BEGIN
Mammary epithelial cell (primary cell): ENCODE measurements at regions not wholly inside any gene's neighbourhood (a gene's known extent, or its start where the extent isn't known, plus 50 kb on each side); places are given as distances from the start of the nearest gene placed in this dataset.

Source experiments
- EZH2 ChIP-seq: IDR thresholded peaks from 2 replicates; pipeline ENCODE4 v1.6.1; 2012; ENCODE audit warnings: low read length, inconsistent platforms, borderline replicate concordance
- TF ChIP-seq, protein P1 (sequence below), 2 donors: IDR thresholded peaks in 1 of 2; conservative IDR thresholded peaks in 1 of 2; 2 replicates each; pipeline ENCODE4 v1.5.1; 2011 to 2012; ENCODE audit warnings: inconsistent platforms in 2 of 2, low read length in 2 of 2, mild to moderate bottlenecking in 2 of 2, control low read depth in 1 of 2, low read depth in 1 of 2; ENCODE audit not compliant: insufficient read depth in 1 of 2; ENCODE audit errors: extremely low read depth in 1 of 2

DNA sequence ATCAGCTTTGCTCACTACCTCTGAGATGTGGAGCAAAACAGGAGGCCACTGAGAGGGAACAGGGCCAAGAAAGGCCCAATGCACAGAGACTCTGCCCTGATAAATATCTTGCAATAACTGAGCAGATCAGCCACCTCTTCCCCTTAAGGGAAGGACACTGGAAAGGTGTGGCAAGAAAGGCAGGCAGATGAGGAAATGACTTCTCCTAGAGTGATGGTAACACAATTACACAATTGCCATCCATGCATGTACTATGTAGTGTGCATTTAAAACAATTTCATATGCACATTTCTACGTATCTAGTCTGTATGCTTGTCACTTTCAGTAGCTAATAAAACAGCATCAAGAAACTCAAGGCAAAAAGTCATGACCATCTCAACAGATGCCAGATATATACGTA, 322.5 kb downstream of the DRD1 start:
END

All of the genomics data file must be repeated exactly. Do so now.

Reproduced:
Mammary epithelial cell (primary cell): ENCODE measurements at regions not wholly inside any gene's neighbourhood (a gene's known extent, or its start where the extent isn't known, plus 50 kb on each side); places are given as distances from the start of the nearest gene placed in this dataset.

Source experiments
- EZH2 ChIP-seq: IDR thresholded peaks from 2 replicates; pipeline ENCODE4 v1.6.1; 2012; ENCODE audit warnings: low read length, inconsistent platforms, borderline replicate concordance
- TF ChIP-seq, protein P1 (sequence below), 2 donors: IDR thresholded peaks in 1 of 2; conservative IDR thresholded peaks in 1 of 2; 2 replicates each; pipeline ENCODE4 v1.5.1; 2011 to 2012; ENCODE audit warnings: inconsistent platforms in 2 of 2, low read length in 2 of 2, mild to moderate bottlenecking in 2 of 2, control low read depth in 1 of 2, low read depth in 1 of 2; ENCODE audit not compliant: insufficient read depth in 1 of 2; ENCODE audit errors: extremely low read depth in 1 of 2

DNA sequence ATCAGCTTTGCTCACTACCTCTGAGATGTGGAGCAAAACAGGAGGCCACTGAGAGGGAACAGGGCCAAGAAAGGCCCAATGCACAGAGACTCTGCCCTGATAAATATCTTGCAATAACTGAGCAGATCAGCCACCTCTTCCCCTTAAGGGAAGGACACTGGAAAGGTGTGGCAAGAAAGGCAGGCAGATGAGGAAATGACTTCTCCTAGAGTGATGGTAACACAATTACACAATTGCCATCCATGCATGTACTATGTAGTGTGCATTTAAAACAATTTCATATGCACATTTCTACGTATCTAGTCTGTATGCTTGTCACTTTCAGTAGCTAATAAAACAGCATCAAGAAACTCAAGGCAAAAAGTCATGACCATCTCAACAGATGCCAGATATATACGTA, 322.5 kb downstream of the DRD1 start: